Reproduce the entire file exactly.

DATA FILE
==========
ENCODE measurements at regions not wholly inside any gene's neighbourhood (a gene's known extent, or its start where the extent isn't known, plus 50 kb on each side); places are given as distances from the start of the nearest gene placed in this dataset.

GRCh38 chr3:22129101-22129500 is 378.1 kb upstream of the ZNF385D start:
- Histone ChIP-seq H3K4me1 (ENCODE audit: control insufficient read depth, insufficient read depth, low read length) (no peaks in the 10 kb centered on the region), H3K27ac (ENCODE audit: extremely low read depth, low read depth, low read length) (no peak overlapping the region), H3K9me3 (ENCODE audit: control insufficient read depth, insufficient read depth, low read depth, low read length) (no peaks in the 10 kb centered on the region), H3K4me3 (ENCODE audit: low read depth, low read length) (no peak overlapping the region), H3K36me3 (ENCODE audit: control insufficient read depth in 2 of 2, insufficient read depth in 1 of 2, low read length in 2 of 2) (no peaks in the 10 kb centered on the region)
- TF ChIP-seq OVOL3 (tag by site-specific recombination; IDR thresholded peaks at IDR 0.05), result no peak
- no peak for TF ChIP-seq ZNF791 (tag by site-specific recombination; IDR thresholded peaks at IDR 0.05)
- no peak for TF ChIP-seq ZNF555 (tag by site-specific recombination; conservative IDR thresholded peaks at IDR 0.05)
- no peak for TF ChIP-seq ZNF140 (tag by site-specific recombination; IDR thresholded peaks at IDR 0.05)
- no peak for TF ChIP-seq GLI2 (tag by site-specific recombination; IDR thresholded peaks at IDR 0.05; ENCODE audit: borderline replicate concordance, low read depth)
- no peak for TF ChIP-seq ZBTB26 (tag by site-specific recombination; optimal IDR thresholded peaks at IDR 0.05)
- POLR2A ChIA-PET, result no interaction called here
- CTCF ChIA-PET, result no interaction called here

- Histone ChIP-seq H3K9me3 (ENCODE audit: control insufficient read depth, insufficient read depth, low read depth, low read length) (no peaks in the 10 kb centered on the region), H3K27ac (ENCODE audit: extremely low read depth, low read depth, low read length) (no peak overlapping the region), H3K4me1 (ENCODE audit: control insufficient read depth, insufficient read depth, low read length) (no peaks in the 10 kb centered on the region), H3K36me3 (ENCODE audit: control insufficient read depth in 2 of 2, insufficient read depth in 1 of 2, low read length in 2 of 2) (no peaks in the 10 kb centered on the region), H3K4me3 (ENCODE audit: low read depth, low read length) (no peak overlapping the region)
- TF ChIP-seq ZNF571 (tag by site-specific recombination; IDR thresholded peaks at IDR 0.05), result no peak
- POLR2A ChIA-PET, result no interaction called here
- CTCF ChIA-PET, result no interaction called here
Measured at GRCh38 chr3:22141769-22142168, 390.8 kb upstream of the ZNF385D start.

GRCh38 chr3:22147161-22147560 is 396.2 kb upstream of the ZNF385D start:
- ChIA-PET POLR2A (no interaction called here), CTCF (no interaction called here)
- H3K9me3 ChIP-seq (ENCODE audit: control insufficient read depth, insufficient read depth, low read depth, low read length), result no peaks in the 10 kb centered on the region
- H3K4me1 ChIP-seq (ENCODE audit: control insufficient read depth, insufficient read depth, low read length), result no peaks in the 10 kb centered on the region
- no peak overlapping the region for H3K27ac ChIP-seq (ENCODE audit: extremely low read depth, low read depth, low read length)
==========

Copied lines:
ENCODE measurements at regions not wholly inside any gene's neighbourhood (a gene's known extent, or its start where the extent isn't known, plus 50 kb on each side); places are given as distances from the start of the nearest gene placed in this dataset.

GRCh38 chr3:22129101-22129500 is 378.1 kb upstream of the ZNF385D start:
- Histone ChIP-seq H3K4me1 (ENCODE audit: control insufficient read depth, insufficient read depth, low read length) (no peaks in the 10 kb centered on the region), H3K27ac (ENCODE audit: extremely low read depth, low read depth, low read length) (no peak overlapping the region), H3K9me3 (ENCODE audit: control insufficient read depth, insufficient read depth, low read depth, low read length) (no peaks in the 10 kb centered on the region), H3K4me3 (ENCODE audit: low read depth, low read length) (no peak overlapping the region), H3K36me3 (ENCODE audit: control insufficient read depth in 2 of 2, insufficient read depth in 1 of 2, low read length in 2 of 2) (no peaks in the 10 kb centered on the region)
- TF ChIP-seq OVOL3 (tag by site-specific recombination; IDR thresholded peaks at IDR 0.05), result no peak
- no peak for TF ChIP-seq ZNF791 (tag by site-specific recombination; IDR thresholded peaks at IDR 0.05)
- no peak for TF ChIP-seq ZNF555 (tag by site-specific recombination; conservative IDR thresholded peaks at IDR 0.05)
- no peak for TF ChIP-seq ZNF140 (tag by site-specific recombination; IDR thresholded peaks at IDR 0.05)
- no peak for TF ChIP-seq GLI2 (tag by site-specific recombination; IDR thresholded peaks at IDR 0.05; ENCODE audit: borderline replicate concordance, low read depth)
- no peak for TF ChIP-seq ZBTB26 (tag by site-specific recombination; optimal IDR thresholded peaks at IDR 0.05)
- POLR2A ChIA-PET, result no interaction called here
- CTCF ChIA-PET, result no interaction called here

- Histone ChIP-seq H3K9me3 (ENCODE audit: control insufficient read depth, insufficient read depth, low read depth, low read length) (no peaks in the 10 kb centered on the region), H3K27ac (ENCODE audit: extremely low read depth, low read depth, low read length) (no peak overlapping the region), H3K4me1 (ENCODE audit: control insufficient read depth, insufficient read depth, low read length) (no peaks in the 10 kb centered on the region), H3K36me3 (ENCODE audit: control insufficient read depth in 2 of 2, insufficient read depth in 1 of 2, low read length in 2 of 2) (no peaks in the 10 kb centered on the region), H3K4me3 (ENCODE audit: low read depth, low read length) (no peak overlapping the region)
- TF ChIP-seq ZNF571 (tag by site-specific recombination; IDR thresholded peaks at IDR 0.05), result no peak
- POLR2A ChIA-PET, result no interaction called here
- CTCF ChIA-PET, result no interaction called here
Measured at GRCh38 chr3:22141769-22142168, 390.8 kb upstream of the ZNF385D start.

GRCh38 chr3:22147161-22147560 is 396.2 kb upstream of the ZNF385D start:
- ChIA-PET POLR2A (no interaction called here), CTCF (no interaction called here)
- H3K9me3 ChIP-seq (ENCODE audit: control insufficient read depth, insufficient read depth, low read depth, low read length), result no peaks in the 10 kb centered on the region
- H3K4me1 ChIP-seq (ENCODE audit: control insufficient read depth, insufficient read depth, low read length), result no peaks in the 10 kb centered on the region
- no peak overlapping the region for H3K27ac ChIP-seq (ENCODE audit: extremely low read depth, low read depth, low read length)